Translation:My family really likes to eat fruit.
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It translates to "really" or "very (much)" in the English sentence. In Chinese, 很 intensifies certain verbs related to feelings and emotions. In this usage, 很 acts as an adverb.
"Family" is a collective noun and should be treated as singular when you're talking about the whole group. (It's the same with "herd," "band," "team," "committee," etc.) If you're emphasizing the individual group members--and it's clear from context--then it's more appropriate to conjugate it as plural.
Ah, because 'very likes' is not correct English I'm afraid. You can say 'really likes' or 'very much likes'.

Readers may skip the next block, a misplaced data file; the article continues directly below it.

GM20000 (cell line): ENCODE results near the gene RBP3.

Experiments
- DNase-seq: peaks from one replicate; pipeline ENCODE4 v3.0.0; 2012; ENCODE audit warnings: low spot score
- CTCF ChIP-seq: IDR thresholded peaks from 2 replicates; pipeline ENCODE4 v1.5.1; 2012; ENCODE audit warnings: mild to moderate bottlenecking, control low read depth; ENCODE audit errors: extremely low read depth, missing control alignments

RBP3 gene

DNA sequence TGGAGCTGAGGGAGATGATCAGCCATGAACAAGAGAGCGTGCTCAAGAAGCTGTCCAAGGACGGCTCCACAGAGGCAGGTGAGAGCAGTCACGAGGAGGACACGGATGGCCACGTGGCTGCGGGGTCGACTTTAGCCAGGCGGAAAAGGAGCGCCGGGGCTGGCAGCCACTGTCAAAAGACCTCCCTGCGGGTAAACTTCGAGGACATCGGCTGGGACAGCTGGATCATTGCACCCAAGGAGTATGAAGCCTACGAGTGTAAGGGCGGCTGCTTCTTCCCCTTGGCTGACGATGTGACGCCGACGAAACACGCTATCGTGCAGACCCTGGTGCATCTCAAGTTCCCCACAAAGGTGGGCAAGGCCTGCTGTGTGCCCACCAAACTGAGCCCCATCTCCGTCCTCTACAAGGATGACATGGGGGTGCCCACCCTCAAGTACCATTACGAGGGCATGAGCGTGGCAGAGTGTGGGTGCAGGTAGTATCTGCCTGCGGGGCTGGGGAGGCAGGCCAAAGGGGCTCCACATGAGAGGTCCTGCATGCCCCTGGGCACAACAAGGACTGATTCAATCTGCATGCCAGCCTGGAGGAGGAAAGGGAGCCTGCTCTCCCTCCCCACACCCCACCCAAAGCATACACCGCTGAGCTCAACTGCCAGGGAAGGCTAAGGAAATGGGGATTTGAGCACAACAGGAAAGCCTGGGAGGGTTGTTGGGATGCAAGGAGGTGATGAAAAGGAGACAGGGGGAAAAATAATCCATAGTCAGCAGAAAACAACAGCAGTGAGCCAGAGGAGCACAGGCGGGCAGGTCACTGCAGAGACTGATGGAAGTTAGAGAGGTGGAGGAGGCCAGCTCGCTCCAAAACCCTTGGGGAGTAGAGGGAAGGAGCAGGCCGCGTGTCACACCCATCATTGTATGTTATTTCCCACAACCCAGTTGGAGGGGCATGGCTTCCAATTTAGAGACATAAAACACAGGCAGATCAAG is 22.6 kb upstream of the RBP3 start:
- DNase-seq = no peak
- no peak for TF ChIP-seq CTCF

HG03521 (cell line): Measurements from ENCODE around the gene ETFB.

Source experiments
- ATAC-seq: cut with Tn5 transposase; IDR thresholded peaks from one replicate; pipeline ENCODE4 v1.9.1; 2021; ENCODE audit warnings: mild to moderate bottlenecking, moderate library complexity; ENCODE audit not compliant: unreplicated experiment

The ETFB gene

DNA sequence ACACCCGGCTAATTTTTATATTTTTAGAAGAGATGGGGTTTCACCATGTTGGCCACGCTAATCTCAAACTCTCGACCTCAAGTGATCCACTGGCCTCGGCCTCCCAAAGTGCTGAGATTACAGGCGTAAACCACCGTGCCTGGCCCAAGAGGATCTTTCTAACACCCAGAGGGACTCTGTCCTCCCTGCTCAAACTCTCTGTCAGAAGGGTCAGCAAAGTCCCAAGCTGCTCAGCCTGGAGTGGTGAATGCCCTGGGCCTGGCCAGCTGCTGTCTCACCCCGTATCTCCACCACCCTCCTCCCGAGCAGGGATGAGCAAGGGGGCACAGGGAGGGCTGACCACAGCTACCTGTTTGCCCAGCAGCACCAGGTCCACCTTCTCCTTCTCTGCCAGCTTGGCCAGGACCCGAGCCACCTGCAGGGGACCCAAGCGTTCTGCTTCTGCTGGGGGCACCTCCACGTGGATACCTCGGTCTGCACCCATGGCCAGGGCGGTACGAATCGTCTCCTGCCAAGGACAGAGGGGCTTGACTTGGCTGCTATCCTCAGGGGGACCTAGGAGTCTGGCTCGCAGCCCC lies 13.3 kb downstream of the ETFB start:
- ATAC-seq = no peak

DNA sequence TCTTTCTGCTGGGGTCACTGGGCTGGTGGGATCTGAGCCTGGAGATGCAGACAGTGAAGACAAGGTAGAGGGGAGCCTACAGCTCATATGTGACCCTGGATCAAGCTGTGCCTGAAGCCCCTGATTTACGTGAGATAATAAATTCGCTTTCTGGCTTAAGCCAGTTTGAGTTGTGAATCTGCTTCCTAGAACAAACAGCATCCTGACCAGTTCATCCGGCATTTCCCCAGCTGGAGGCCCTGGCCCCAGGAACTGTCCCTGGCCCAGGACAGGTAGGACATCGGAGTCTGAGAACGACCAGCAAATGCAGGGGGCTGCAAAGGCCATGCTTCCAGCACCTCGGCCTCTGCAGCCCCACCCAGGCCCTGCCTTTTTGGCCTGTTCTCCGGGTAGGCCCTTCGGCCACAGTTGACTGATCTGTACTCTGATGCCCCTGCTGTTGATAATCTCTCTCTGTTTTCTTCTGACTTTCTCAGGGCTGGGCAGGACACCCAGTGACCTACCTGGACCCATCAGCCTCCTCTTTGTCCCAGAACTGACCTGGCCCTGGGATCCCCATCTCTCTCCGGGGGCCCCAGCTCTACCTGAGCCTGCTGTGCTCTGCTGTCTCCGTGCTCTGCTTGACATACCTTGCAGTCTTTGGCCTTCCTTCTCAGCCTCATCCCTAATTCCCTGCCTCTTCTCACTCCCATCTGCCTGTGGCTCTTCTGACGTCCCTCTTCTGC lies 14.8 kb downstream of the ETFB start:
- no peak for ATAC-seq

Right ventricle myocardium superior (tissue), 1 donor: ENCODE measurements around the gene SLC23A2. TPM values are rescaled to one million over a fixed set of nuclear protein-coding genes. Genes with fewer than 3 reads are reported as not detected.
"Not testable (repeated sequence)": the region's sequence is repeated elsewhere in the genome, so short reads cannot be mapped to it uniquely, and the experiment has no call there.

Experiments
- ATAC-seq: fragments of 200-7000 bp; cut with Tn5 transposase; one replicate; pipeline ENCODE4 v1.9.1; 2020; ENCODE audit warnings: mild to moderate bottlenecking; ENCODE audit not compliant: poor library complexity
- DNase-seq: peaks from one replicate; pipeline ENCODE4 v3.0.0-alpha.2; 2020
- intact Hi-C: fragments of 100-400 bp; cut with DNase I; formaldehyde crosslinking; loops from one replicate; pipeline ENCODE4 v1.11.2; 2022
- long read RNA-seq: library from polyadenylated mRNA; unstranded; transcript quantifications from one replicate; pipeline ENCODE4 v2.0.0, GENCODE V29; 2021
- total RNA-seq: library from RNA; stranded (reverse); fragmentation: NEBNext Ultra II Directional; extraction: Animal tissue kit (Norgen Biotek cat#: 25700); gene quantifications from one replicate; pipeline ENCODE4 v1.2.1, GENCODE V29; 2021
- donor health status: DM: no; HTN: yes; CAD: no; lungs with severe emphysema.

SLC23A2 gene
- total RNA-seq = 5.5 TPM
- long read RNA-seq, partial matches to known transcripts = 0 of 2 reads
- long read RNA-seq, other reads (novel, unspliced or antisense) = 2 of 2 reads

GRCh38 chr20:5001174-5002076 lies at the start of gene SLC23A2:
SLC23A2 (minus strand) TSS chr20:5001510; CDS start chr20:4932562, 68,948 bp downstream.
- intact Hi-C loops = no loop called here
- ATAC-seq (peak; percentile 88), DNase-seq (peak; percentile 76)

'Very' cannot directly modify a verb (like, run, eat) , but can modify adjectives (yellow, big, hot) or SOME adverbs (quickly, happily, secretly, much, little) :
It was a very yellow fruit
He ate the fruit very quickly
She very much likes fruit
We eat very little fruit
很 is part of the sentence structure, like glue keeping the sentence together. You can swap it out for adverbs (extremely etc) but removing it entirely will break many sentences. This is not the same as English e.g. I am good vs I am very good. The very in English only adds emphasis. As such when translating back from Chinese you can choose to include it or not.